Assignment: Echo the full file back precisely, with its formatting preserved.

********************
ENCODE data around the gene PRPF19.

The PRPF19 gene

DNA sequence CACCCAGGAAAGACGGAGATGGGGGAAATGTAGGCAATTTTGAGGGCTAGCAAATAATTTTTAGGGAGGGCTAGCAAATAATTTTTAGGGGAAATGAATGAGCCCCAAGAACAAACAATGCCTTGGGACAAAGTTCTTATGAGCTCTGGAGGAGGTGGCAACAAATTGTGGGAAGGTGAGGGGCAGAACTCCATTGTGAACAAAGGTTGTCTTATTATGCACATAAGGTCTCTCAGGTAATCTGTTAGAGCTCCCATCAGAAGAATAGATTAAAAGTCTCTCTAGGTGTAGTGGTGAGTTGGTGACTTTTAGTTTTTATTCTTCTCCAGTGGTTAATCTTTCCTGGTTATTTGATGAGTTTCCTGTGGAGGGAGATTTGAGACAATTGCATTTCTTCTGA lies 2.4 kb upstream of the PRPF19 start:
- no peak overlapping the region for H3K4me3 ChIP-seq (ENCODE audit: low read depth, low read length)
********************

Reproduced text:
ENCODE data around the gene PRPF19.

The PRPF19 gene

DNA sequence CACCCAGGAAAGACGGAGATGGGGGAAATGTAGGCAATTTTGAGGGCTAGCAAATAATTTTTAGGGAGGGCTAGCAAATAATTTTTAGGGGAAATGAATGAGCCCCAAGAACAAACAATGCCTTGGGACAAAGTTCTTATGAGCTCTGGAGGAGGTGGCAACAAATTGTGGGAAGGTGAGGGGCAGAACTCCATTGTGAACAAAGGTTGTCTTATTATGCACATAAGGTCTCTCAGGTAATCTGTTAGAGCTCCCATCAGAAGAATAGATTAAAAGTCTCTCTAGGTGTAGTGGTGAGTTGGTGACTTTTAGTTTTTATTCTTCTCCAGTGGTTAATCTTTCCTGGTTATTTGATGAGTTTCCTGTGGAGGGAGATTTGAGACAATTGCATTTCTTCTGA lies 2.4 kb upstream of the PRPF19 start:
- no peak overlapping the region for H3K4me3 ChIP-seq (ENCODE audit: low read depth, low read length)